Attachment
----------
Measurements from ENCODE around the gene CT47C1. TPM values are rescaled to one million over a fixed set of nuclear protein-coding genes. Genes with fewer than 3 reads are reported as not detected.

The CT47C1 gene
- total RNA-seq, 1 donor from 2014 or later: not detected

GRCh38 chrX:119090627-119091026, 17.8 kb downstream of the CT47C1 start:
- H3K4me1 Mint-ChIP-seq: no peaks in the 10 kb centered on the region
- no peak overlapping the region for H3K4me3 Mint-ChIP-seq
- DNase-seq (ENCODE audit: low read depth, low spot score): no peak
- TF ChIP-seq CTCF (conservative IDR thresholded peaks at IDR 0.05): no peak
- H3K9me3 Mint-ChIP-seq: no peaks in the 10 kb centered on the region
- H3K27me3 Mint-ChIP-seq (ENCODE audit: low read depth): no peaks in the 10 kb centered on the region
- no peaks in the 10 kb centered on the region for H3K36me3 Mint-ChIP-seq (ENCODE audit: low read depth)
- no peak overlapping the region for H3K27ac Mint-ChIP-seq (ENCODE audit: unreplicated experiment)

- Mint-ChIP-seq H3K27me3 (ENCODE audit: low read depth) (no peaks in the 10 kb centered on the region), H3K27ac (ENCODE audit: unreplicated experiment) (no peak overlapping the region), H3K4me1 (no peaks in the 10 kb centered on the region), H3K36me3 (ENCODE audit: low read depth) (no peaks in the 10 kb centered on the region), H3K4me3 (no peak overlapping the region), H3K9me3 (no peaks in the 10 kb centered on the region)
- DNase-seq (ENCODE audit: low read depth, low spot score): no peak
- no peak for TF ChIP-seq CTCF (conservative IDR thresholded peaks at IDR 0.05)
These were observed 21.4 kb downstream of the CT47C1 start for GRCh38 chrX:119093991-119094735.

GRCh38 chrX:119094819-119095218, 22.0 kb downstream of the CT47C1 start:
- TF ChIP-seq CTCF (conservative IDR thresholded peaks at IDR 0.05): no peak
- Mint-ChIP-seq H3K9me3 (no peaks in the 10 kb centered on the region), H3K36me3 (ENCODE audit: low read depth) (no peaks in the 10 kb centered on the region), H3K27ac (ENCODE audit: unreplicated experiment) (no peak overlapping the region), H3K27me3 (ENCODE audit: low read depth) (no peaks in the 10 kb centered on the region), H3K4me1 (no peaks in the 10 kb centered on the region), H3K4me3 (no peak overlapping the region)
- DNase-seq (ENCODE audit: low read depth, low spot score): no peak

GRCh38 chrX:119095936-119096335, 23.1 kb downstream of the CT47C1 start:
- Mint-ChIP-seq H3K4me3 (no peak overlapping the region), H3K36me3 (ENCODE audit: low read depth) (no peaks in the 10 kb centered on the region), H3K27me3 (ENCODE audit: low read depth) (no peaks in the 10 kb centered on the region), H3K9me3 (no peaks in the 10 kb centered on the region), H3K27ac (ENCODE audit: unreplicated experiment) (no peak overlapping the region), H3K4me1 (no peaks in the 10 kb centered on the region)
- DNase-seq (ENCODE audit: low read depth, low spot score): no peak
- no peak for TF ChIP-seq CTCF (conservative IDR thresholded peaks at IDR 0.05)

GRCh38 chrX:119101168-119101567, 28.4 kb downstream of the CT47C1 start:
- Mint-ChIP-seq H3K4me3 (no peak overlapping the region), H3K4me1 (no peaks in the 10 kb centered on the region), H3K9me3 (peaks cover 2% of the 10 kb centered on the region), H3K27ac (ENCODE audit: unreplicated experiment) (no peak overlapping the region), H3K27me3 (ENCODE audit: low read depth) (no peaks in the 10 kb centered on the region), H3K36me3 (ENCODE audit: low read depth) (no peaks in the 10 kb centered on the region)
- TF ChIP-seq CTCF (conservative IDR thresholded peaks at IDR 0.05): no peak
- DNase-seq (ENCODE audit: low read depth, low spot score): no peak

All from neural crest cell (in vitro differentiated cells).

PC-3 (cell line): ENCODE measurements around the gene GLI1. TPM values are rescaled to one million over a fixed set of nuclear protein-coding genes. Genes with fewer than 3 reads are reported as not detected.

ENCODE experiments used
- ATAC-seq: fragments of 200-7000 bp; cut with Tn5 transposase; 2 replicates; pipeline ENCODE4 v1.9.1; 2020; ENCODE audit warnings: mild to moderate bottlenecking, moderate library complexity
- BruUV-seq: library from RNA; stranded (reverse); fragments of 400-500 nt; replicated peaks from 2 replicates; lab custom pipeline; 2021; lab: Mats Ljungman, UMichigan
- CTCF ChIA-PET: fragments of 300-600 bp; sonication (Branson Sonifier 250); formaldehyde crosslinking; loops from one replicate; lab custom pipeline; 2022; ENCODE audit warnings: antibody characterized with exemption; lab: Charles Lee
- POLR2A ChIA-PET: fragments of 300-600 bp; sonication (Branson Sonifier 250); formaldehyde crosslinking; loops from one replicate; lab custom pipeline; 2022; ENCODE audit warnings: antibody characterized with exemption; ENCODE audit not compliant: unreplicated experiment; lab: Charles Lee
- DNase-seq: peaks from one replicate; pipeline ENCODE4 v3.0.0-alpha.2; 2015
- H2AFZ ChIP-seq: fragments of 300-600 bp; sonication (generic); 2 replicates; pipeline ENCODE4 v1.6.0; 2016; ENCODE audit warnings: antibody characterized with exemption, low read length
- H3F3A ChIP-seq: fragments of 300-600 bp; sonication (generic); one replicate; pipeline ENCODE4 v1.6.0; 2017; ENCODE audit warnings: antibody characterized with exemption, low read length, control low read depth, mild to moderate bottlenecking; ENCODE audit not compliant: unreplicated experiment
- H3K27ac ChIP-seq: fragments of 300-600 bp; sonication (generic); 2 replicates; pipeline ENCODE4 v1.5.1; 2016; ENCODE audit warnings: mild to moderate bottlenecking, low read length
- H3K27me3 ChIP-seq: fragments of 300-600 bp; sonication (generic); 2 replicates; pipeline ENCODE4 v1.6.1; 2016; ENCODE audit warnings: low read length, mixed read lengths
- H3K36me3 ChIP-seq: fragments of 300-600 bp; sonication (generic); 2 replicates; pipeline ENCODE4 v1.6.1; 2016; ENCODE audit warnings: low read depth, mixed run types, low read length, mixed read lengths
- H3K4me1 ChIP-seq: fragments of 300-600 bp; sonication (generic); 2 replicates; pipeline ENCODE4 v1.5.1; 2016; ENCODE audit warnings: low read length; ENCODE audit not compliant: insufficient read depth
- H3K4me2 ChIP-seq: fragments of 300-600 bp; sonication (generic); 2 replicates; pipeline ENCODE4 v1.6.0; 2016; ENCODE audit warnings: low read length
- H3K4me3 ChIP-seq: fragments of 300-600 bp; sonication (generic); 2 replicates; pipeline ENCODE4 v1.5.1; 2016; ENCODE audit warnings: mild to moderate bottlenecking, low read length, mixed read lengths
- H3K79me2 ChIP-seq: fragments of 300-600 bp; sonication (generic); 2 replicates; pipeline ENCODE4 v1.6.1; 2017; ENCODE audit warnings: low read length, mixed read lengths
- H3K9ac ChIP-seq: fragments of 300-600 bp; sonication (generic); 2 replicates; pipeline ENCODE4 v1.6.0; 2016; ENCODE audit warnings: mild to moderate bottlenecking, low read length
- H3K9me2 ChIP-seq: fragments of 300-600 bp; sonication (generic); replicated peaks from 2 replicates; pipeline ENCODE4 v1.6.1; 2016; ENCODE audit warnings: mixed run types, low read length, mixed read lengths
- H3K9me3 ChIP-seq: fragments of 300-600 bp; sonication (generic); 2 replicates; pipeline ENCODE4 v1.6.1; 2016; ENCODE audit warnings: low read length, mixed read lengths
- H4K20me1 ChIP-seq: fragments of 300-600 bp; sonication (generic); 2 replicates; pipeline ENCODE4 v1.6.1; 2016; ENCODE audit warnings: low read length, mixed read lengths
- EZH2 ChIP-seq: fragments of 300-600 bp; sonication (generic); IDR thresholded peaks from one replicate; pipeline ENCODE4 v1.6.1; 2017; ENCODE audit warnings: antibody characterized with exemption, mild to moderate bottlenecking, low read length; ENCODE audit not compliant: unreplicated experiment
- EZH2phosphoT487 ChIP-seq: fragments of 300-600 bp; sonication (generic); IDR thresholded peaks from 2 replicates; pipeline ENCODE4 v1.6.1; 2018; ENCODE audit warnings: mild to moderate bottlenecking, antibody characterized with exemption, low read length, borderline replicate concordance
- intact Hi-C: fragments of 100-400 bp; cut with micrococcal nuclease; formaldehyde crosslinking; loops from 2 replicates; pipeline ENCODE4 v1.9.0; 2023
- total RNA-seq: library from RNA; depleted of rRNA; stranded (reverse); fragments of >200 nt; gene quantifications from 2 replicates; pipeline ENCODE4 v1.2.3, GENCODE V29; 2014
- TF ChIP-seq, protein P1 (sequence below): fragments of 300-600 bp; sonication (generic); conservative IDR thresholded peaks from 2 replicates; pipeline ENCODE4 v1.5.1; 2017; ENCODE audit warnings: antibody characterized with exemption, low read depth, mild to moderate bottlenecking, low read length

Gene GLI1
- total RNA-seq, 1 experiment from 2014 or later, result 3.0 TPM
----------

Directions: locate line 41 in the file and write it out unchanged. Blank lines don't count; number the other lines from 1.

- H3K36me3 ChIP-seq: fragments of 300-600 bp; sonication (generic); 2 replicates; pipeline ENCODE4 v1.6.1; 2016; ENCODE audit warnings: low read depth, mixed run types, low read length, mixed read lengths